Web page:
The heather in the garden
Gardens and terraces brighten up throughout the autumn and winter, but in reality they are small shrubs present in Italy even in nature, they are heather, small evergreen ground cover. There are several species of heather, among which the most cultivated are Erica carnea and erica gracilis; Calluna vulgaris and the species belonging to the genus Daboecia are also called heather: in effect, they are very similar to heather, which bloom at the same time of the year.
In nature, heathers are small ground cover shrubs, with needle-like leaves of bright green color and small pink or white flowers; in the nursery we can find instead various species and cultivars of ericaceous, with flowers of intense red to white, from light pink to lilac, and green, greyish, reddish or yellowish foliage. In some cases these are particular species, in other cases cultivars or hybrids of heather, calluna or daboecia.
An Evergreen plant
Heather is an evergreen plant, which therefore has persistent leaves throughout the year; this value, and the autumn flowering, make it a plant very suitable for cultivation as an ornamental plant, since it allows us to color the garden even when the other plants are in vegetative rest. In reality, not all heather species bloom in this period of the year, for example the heather arborea, very common in the piedmont woods, produces its small flowers in spring, and so many other species. In the nursery in this period of the year, there are mainly autumn flowering species, whose small flowers bloom now, or even in the coming months. The flowers of heather, produced in profusion, so as to make the entire shrub pink, are generally very persistent, and remain on the plant throughout the winter, even after having withered. Heather branches are also widely used to produce dried flowers.
The method of cultivation of a plant derives from where this plant develops in nature; the heather widespread as ornamental plants are mostly plants of European and hilly or mountain origin; all these species are grown outdoors, in a very bright place; do not fear the cold, but fear the summer heat instead.
So it is good to place them in full ground or in pots, in a well-lit position, the more shaded the more we live in a warm place, and, vice versa, the sunnier the more we live in a cold place: then in Sicily we will put to the heather houses in a well shaded and cool place, in Val d'Aosta instead we will be able to place them in a sunny place. Above all we choose a position where they can enjoy good shading during the hottest hours of the day, with good ventilation.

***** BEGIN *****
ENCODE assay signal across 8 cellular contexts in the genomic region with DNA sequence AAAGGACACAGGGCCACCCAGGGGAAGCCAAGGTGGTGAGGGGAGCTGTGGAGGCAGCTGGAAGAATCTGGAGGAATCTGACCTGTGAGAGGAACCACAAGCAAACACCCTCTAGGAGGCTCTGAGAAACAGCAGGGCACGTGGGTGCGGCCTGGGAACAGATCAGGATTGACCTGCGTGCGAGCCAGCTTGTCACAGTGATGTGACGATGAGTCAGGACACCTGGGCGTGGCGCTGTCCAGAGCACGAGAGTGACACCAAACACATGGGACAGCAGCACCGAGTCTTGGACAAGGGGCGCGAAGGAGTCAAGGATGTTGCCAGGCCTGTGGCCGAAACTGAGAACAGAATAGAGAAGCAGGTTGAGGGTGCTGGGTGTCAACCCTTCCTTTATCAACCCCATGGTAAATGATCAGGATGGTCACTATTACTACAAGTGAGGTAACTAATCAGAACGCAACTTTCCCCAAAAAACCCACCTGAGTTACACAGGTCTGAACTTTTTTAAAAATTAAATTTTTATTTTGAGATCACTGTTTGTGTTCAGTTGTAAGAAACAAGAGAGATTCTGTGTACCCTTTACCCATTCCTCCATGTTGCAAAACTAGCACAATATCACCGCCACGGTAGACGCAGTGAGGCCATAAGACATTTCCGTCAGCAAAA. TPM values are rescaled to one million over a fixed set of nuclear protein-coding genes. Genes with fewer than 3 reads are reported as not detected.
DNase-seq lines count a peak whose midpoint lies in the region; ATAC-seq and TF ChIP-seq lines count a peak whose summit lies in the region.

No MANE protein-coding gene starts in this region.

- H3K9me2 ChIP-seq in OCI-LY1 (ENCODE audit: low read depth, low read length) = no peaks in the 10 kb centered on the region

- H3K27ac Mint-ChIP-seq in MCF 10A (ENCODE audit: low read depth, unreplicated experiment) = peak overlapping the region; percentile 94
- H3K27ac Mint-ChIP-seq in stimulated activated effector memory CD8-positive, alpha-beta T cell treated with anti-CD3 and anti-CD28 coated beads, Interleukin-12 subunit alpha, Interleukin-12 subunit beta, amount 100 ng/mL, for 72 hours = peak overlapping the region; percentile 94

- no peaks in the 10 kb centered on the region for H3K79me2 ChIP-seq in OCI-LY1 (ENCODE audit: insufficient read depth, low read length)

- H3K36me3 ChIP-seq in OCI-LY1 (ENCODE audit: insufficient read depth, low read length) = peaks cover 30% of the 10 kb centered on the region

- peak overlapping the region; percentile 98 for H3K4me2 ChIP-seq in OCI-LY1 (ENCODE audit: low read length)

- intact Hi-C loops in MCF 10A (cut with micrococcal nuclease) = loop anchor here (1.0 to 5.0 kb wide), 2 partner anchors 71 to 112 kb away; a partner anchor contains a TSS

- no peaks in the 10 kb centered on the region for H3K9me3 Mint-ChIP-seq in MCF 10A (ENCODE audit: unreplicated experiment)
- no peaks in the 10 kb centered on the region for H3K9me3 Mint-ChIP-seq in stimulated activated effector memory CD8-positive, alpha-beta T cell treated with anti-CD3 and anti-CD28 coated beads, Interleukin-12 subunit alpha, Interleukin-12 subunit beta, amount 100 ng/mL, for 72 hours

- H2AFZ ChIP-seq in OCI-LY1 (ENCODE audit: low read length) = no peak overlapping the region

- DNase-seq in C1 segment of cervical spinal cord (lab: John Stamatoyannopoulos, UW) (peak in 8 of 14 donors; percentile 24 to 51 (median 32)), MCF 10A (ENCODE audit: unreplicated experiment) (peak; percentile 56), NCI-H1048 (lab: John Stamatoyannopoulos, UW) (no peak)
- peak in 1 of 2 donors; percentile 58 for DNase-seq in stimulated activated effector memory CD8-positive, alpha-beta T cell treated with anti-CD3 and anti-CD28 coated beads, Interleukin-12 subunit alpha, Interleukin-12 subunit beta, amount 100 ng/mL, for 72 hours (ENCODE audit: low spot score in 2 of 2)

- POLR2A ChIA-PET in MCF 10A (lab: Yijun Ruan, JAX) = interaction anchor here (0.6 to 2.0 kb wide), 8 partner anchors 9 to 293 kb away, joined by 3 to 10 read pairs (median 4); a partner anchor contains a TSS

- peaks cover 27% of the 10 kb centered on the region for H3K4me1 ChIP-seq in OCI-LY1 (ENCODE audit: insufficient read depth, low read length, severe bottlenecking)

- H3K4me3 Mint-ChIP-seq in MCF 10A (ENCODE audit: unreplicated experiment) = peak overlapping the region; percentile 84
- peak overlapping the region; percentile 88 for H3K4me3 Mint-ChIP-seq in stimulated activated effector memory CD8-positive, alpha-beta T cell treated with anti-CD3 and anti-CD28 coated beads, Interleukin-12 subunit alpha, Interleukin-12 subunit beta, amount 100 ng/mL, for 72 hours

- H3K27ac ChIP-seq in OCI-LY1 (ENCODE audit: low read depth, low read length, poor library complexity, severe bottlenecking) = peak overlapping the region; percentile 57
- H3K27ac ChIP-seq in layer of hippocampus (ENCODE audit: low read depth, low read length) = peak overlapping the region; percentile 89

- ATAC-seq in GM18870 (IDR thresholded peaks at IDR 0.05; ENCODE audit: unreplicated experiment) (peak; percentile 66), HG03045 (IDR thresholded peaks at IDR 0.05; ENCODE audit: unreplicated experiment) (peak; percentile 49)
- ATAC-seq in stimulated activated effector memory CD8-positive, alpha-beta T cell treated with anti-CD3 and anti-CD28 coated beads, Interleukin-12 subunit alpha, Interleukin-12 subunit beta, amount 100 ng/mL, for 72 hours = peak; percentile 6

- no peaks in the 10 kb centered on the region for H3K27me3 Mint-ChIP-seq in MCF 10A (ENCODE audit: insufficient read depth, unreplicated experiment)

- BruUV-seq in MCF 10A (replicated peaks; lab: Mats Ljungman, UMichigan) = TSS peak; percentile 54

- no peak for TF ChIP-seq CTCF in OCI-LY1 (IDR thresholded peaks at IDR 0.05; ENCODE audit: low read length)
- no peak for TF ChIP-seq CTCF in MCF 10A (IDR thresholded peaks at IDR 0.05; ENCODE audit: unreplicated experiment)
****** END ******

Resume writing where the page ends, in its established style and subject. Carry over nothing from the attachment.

We choose a good universal soil, rich in humus, and add peat, to increase its acidity, and sand, to increase its drainage.
The heathers fear the excesses of limestone in the soil and the drought, therefore poniamole in soil for acidophilic plants, to be replaced every 2-3 years, and remember to water regularly, keeping the soil moist and cool; however we avoid the excesses of watering and water stagnation.
Erica: Not to forget
The heathers are plants of easy cultivation, as long as they follow some rules; first of all we do not underestimate the fact that they fear the limestone: this means that the soil must be rich in iron available to the plant, therefore we prefer soils for acidophilic plants; moreover, if we water the plant with water rich in inca limestone, at every watering we will raise the pH of the soil, therefore it will be necessary to provide a slow release greening fertilizer, at least every 4-6 months, but every year it would be appropriate to eradicate the heathers and replace the soil in which they are placed, with soil for fresh acidophilic plants.
Even watering should not be underestimated; in nature the heathers live in hilly or mountainous places, where the climate is cool, never torrid and dry: we try to imitate nature by providing waterings on a very regular basis, but avoiding excessively soaking the soil; rather water with moderation but with great frequency, so as to keep the soil only slightly damp, and not water draining.
It has been said that most of the heathers cultivated for ornamental purposes do not fear the cold, so let's position them without problems outdoors; there are species, such as the heather gracilis, of Mediterranean origin, which can withstand even short periods of not too intense cold, but fear frosts; when we buy a heather we ask the nurseryman what kind of heather it is, and if he fears the cold, since the various species of heather, calluna and daboecia may all look alike to the eye of someone who is not very experienced in gardening.
We also remember that plants also tend to adapt to the place where they are grown; if we buy a small one in September or October heather plant we can quietly place it outdoors; if instead we find in the nursery, in greenhouse, a beautiful one heather plant luxuriant in the middle of December, we consider the climate of the place where the plant was kept: if it is found in a heated greenhouse our heather, even if rustic, will be kept in the apartment, or we will have to get it used to the cold bringing it outdoors a little at a time.
The heather produce the small bell-shaped flowers on the branches of the previous year; so if we want to contain the shrub, let's finish it at the end of winter, and avoid giving the branches until next year.